My first period in 4 years. And I was completely unprepared for the misery. FML.

The mild horror I feel when I think about what I used to assume was healthy

The irritation I feel when people knock this before they try it

I regret not taking before and after photos


Sleep quality radically improved

Improved mental clarity throughout the day on most days

Felt full for up to 4 hours eating 3 large, balanced meals without snacks

In control, yet not as obsessive as I feared I'd feel while doing this

Much more resilient in general. I felt less physiologically reactive to stressful situations.
This was my favorite change.

It was exciting when others commented on how healthy I am (not just look, but am)

In a word, I felt better


I haven't noticed any side effects from cheese, but yogurt immediately makes me cough and wake up congested the next day

Grains with gluten appear to trigger headaches, brain fog and make my gut sound creaky

I seem to do OK with gluten-free grains

My body and alcohol mutually hate each other

Even tiny amounts of sweeteners like honey and stevia feel like an assault on my tastebuds

Something, I suspect dairy, made me break out a lot on my back

Quality of sleep isn't as good as it was before reintroduction. Not sure which culprit to blame.

Enough with the subjective stuff. Now let's geek out over the quantitative data, which are generally what people really mean when they ask about "results" anyway.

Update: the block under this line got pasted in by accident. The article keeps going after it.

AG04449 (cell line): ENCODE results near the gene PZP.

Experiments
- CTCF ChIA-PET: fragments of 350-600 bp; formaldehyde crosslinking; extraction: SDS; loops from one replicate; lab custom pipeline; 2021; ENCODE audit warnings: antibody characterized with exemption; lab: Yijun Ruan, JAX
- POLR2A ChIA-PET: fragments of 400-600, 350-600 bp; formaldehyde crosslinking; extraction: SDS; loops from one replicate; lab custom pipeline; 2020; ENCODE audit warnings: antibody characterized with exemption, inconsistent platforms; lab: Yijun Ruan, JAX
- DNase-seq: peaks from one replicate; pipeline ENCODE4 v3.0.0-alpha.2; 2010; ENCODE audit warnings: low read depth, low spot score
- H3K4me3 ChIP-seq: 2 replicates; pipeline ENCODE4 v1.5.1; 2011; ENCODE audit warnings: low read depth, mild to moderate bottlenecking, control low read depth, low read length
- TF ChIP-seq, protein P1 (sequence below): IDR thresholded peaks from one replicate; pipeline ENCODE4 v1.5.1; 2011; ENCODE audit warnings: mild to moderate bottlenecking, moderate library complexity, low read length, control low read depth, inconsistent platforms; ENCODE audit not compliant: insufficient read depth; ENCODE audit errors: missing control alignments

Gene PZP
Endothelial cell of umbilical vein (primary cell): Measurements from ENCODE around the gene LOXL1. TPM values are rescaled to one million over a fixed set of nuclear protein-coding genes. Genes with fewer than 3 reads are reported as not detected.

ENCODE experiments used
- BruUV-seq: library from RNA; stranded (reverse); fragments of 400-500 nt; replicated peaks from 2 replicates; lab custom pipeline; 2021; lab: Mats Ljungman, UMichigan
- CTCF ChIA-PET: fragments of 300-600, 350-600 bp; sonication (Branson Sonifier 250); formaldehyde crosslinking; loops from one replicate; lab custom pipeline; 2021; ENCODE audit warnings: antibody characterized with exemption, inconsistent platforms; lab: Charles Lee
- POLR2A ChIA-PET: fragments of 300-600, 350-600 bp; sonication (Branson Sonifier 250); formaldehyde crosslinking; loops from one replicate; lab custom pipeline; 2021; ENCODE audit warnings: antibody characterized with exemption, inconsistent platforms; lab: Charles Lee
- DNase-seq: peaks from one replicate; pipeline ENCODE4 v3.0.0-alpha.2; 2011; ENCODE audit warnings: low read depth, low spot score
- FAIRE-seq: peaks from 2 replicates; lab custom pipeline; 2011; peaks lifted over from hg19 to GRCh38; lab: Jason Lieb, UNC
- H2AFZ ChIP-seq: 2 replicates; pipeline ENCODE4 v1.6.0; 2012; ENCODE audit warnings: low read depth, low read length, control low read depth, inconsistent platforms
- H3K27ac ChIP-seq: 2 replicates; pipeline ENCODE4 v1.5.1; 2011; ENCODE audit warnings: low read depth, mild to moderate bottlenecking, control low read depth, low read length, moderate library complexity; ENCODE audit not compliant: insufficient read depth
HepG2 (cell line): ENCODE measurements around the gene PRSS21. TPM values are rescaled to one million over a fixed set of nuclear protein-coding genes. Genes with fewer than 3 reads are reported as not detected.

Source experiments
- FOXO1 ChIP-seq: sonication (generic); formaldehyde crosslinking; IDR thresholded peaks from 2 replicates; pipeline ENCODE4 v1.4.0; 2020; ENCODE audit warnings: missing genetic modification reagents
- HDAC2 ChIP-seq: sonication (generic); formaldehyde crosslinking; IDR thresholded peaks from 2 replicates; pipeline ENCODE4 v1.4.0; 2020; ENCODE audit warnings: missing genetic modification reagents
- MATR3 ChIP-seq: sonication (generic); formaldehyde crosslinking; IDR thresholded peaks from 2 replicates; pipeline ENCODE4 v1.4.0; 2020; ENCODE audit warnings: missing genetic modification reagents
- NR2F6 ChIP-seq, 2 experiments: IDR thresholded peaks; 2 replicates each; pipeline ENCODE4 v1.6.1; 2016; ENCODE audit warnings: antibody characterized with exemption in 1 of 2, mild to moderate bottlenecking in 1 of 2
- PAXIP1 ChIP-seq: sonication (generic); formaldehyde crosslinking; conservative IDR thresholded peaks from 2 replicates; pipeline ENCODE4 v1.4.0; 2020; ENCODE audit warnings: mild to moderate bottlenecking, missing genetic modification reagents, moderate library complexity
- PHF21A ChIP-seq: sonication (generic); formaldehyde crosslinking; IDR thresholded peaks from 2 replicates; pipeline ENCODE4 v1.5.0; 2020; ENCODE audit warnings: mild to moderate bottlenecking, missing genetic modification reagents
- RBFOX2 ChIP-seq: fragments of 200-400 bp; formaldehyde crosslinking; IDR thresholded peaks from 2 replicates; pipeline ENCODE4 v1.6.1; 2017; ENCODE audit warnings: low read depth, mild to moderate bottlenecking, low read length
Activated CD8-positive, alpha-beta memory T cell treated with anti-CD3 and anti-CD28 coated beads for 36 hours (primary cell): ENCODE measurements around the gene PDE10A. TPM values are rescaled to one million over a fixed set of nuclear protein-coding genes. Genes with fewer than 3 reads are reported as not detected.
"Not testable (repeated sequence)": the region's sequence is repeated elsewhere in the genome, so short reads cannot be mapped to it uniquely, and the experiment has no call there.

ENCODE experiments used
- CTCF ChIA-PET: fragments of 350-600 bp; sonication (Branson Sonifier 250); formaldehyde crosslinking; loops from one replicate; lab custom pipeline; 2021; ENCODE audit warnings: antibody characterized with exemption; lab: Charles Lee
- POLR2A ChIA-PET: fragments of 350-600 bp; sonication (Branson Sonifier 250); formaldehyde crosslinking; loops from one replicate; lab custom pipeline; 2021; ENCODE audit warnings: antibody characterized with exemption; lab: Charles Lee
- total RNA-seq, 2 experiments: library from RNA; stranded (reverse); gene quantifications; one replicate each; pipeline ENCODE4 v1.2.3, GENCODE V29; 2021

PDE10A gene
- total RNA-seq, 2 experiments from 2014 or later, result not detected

Surprise! I'm sneaking in some important body-image storytelling before getting to the soulless numbers.

I was the early bloomer poster child. By the time I was around 8 years old, I was blessed/cursed with a cartoonish hourglass build and thighs that deserve a chakra entirely their own. It's always been hard to find bras that fit properly, but pants-hunting is the worst. EACH thigh is the same thickness as my waist, and I swear it doesn't occur to clothing designers that ladies like me exist. I avoid shopping for pants at all costs because (1) there are so few pants out there that even remotely work for me, and (2) it typically brings back ugly memories of the body-shaming b***s*** I was tricked into believing as a kid. It's just not fun.